Carefree children play and roll around in dirt at parks throughout the Los Angeles area every day, unaware of the potential dangers in the park’s soil.
Students in the Center for Environmental Research and Community Engagement, have found higher levels of lead than normal in the soil of several parks in Los Angeles that could damage children’s and other residents’ health, said Jennifer Jay, creator of CERCE and an environmental engineering professor.
Students in the team have collected soil samples from 66 parks as of May 2016. For each park the students visit, they collect three soil samples and then melt the soil using hot acid to detect lead and other metals.
According to the CERCE data, 17 parks have a measured lead concentration higher than the California health standard. The park with the highest concentration of lead so far is Media Park in Culver City, where the average concentration is measured at 330.52 parts per million, more than four times the California health standard of 80 ppm.
Jay said the dean of engineering approved CERCE last spring and the new program received its first grant from the Skyscrape Foundation, a family foundation that funds research grants, in November. CERCE researchers use the $25,000 to pay for chemical equipment and transportation to the parks.
CERCE plans to publish and disseminate the data to the community once data collection is complete in May. Jay added she hopes policymakers will put heavily tainted parks on the priority for cleanup.
“Lead poisoning is difficult to identify, so it’s important to test the environment for it,” Jay said. “The results could really impact people’s lives.”
According to the Los Angeles County Health Agency, lead poisoning can negatively affect the brain, kidneys, liver and other organs. Young children and pregnant women are especially susceptible, because lead can affect child development and learning and cause premature birth or miscarriage. Inner-city communities near factories are at greater risk for lead contamination, according to the Centers for Disease Control and Prevention.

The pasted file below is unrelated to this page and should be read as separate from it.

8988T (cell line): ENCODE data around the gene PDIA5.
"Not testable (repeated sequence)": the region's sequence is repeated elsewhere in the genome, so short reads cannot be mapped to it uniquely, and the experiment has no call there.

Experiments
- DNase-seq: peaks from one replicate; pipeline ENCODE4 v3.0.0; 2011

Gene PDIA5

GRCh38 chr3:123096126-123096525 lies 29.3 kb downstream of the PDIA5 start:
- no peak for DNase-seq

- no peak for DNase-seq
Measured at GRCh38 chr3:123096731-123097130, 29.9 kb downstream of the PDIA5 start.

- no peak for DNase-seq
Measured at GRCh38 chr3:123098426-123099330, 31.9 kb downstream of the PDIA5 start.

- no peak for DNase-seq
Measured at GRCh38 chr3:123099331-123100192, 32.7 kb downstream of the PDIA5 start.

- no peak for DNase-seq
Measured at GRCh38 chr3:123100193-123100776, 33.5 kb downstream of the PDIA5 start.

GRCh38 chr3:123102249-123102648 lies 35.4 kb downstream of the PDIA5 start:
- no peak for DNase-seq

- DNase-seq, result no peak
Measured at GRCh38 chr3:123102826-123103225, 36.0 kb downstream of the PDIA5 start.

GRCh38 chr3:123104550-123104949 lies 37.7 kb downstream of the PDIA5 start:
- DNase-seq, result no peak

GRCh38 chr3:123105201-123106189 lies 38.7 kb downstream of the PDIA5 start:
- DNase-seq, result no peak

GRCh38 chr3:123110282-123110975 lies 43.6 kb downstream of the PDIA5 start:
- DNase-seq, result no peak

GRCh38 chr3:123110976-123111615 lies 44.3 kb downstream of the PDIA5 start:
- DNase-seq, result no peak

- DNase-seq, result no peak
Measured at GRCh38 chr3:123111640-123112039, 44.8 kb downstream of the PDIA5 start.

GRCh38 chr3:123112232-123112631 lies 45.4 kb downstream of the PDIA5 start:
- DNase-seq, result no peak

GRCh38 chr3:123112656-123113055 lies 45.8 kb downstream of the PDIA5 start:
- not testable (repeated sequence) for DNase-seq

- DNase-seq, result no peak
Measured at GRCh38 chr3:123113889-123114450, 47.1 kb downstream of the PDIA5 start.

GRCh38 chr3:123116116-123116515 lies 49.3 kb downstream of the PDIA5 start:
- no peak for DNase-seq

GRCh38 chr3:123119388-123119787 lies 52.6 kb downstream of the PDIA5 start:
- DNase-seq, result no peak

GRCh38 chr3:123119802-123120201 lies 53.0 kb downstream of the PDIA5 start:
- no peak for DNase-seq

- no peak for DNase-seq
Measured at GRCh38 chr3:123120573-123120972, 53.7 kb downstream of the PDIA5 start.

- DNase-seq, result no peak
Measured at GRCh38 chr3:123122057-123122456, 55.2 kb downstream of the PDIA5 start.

Jay said she came up with the idea for CERCE after attending an event about a controversial housing project in downtown Los Angeles with dangerous amounts of lead in the soil from a nearby Exide factory. She advised Wayne Hung, a graduate student in civil and environmental engineering, to pursue research on the topic.
Hung currently leads the project’s fieldwork and soil testing. He said he has been surprised about the project’s outcome.
“When I take samples of the soil, I’m very careful,” Hung said. “I wear gloves, walk carefully and wash my hands right after,” Hung said. “It’s really weird when I see people lying on the soil and kids playing on it while I’m so careful.”
Hung said he expected mostly poor communities to have high soil concentrations of lead, but was surprised by data results showing rich communities, such as Beverly Hills, also having tainted soil. Hung said he has also found that old railway systems, old cars and small plants are major sources of lead contamination.
“It’s definitely a big deal for public health, and it’s important for the parents and children in Los Angeles,” Hung said. “The current president is trying to cut down funding for environmental issues, so it’s important for students to take part in environmental justice.”
Jay said she thinks CERCE has potential to expand beyond testing for lead in soil. She said once the current research findings are published, the organization could add a more diversified set of skills and look into other types of contaminants in the soil, air and water.